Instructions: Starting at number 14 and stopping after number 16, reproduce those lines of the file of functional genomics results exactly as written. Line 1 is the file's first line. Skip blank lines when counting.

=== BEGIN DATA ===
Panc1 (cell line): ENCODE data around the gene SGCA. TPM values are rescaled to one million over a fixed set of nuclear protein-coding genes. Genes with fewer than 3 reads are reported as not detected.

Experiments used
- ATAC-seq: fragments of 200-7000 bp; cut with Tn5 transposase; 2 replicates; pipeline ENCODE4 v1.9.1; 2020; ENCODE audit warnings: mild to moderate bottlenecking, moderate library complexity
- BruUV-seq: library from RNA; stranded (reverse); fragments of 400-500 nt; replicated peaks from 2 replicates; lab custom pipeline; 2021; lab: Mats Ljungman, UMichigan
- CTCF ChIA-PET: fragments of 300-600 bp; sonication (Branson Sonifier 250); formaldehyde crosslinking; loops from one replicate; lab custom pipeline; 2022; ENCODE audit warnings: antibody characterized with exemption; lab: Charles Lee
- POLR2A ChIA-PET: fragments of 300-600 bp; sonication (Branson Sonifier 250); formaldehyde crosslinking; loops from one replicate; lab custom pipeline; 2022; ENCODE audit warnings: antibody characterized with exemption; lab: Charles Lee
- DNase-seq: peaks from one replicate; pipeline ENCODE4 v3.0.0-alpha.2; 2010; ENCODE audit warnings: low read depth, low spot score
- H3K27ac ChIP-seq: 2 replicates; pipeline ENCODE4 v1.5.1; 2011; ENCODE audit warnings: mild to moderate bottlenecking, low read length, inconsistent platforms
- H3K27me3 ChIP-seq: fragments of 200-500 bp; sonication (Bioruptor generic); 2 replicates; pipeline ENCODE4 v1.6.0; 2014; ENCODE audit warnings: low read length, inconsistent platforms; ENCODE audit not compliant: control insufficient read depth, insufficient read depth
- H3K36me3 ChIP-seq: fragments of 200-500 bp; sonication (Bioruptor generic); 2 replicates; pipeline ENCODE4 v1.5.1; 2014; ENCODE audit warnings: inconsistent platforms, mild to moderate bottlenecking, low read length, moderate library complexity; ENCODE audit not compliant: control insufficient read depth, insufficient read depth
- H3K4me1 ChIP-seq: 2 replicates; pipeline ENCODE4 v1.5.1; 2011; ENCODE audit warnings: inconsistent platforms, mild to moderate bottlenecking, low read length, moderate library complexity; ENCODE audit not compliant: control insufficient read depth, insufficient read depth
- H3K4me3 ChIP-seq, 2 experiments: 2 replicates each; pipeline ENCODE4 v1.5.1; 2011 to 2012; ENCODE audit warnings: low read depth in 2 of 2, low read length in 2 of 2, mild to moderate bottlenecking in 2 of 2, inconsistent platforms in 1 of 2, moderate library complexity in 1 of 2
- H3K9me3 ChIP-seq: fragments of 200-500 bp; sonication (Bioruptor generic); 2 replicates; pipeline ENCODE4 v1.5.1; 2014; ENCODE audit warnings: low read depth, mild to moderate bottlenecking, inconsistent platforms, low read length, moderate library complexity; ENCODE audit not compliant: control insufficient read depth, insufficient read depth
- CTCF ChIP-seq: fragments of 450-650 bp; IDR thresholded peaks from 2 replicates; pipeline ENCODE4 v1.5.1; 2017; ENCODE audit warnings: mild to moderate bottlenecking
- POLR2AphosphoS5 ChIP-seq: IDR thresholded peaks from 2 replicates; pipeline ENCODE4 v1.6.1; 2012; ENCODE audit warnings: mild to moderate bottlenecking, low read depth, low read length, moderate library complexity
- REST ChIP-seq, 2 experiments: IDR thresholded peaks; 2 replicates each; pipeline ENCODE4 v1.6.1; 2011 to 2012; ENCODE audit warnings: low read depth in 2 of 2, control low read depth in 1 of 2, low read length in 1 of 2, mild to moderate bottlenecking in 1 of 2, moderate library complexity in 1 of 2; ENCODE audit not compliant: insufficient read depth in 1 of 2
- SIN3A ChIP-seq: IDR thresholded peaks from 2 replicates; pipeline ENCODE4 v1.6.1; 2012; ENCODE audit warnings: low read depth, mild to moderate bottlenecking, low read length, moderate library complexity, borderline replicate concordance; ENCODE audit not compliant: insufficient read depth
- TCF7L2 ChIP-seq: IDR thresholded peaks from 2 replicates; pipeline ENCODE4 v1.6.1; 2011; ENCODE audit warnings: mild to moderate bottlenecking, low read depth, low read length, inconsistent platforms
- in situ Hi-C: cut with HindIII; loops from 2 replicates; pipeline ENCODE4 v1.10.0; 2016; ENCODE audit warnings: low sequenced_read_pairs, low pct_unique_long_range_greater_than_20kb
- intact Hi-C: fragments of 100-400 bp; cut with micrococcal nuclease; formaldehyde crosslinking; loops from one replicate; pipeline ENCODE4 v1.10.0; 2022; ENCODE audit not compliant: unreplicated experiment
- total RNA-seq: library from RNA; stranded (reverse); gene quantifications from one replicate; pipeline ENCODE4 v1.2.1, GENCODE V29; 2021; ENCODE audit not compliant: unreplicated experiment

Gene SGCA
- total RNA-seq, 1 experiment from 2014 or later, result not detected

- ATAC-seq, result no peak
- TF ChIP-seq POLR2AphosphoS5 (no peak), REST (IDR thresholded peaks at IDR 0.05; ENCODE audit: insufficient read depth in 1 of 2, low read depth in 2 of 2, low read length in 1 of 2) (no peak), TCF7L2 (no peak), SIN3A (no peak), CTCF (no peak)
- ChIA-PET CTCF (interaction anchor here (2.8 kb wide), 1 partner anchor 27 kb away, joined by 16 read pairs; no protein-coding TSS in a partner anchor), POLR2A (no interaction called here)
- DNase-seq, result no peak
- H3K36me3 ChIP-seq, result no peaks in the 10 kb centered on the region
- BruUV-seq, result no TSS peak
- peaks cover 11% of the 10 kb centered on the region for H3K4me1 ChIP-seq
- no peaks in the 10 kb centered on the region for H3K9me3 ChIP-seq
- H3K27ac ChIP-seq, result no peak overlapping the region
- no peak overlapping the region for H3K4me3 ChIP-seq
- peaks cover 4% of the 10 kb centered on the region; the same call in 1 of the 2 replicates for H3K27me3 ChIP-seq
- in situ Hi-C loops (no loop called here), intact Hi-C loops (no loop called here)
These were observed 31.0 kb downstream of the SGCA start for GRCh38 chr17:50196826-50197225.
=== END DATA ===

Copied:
- CTCF ChIP-seq: fragments of 450-650 bp; IDR thresholded peaks from 2 replicates; pipeline ENCODE4 v1.5.1; 2017; ENCODE audit warnings: mild to moderate bottlenecking
- POLR2AphosphoS5 ChIP-seq: IDR thresholded peaks from 2 replicates; pipeline ENCODE4 v1.6.1; 2012; ENCODE audit warnings: mild to moderate bottlenecking, low read depth, low read length, moderate library complexity
- REST ChIP-seq, 2 experiments: IDR thresholded peaks; 2 replicates each; pipeline ENCODE4 v1.6.1; 2011 to 2012; ENCODE audit warnings: low read depth in 2 of 2, control low read depth in 1 of 2, low read length in 1 of 2, mild to moderate bottlenecking in 1 of 2, moderate library complexity in 1 of 2; ENCODE audit not compliant: insufficient read depth in 1 of 2